The Etto Principle - why things that go right sometimes go wrong
Erik Hollnagel
Ashgate (2009)
Industrial Accidents, Performance - Psychological Aspects, Performance Technology
Accident investigation and risk assessment have for decades focused on the human factor, most notably in the form of 'human error'. Countless books and papers have been written about how to identify, classify, eliminate, prevent and compensate for 'human error'.

This preoccupation with failure is near universal and can be found in all fields of application. One consequence of this has been a bias towards the study of performance failures, leading to a neglect of normal or 'error-free' performance. The common, unspoken assumption is that failures and successes have different origins and that there therefore is little to be gained from studying the latter.

Erik Hollnagel argues strongly that this assumption is incorrect and that it is impossible to attain safety by eliminating risks and failures. Instead it is better to study why things go right, and to find ways to support and amplify that. The aim of this book is to present a single, simple but powerful principle for human performance that can be used to understand both positive and negative outcomes.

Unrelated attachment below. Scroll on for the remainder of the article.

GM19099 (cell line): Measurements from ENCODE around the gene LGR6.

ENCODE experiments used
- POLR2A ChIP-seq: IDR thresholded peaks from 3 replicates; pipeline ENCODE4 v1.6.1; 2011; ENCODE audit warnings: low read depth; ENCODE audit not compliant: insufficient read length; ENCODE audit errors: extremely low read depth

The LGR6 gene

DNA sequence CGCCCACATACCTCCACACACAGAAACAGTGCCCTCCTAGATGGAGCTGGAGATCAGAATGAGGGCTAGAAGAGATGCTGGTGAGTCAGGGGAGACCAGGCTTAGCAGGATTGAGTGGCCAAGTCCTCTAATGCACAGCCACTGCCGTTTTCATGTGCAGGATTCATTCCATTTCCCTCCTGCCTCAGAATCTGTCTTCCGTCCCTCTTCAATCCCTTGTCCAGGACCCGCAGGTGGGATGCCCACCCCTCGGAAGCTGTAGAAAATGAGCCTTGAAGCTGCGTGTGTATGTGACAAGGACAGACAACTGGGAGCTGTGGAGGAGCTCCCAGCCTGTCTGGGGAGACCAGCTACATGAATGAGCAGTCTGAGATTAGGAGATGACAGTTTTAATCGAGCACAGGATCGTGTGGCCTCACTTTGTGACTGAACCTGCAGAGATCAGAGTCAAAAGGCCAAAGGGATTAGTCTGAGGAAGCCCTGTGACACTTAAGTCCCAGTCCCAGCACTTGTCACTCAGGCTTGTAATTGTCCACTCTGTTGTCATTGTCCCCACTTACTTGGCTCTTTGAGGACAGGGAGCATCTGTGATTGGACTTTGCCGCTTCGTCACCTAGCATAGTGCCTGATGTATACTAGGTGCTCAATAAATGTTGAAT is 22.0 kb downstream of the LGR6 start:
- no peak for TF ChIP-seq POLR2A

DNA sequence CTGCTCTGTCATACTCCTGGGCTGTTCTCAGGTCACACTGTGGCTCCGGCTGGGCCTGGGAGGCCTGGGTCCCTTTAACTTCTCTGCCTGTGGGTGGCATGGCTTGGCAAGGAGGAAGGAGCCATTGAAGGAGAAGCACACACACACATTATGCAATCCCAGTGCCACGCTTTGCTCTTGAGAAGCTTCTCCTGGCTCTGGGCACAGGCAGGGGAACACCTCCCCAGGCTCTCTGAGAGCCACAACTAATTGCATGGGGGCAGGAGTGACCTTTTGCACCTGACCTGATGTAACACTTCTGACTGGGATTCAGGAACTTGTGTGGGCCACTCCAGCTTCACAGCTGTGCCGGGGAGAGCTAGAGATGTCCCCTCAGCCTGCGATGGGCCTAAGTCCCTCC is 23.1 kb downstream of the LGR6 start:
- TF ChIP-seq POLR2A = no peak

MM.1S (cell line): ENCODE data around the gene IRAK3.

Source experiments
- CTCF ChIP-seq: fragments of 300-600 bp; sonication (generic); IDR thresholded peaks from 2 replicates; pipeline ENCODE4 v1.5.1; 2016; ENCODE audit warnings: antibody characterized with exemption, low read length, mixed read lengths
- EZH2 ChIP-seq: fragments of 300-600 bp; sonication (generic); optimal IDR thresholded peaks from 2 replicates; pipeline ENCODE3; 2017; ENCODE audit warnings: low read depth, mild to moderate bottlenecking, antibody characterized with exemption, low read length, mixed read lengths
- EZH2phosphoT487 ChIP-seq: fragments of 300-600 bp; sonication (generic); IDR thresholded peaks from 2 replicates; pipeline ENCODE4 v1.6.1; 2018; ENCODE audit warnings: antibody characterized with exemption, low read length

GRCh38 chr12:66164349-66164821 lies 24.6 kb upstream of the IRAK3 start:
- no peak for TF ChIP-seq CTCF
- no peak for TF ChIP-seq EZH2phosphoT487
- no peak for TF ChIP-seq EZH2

The ETTO Principle reflects the common trait that people in their work naturally adjust what they do to match the conditions -to what has happened, to what happens, and to what may happen. It proposes that it is normal for people in work situations to adjust their performance by means of an efficiency-thoroughness trade-off (ETTO) - usually by sacrificing thoroughness for efficiency. The trade-off can be due to a lack of time, lack of resources, work and company pressures, lack of information, etc.

The ability of people mutually to adjust their performance is the reason why things go right. Yet in some cases the adjustments may combine in an unforeseen way and lead to adverse outcomes. These outcomes are nevertheless due to the very same processes that produce successes, rather than to errors and malfunctions. The ETTO Principle obviates the need for specialised theories and models of failure and 'human error' and offers instead a viable basis for more effective and just approaches to both reactive and proactive safety management.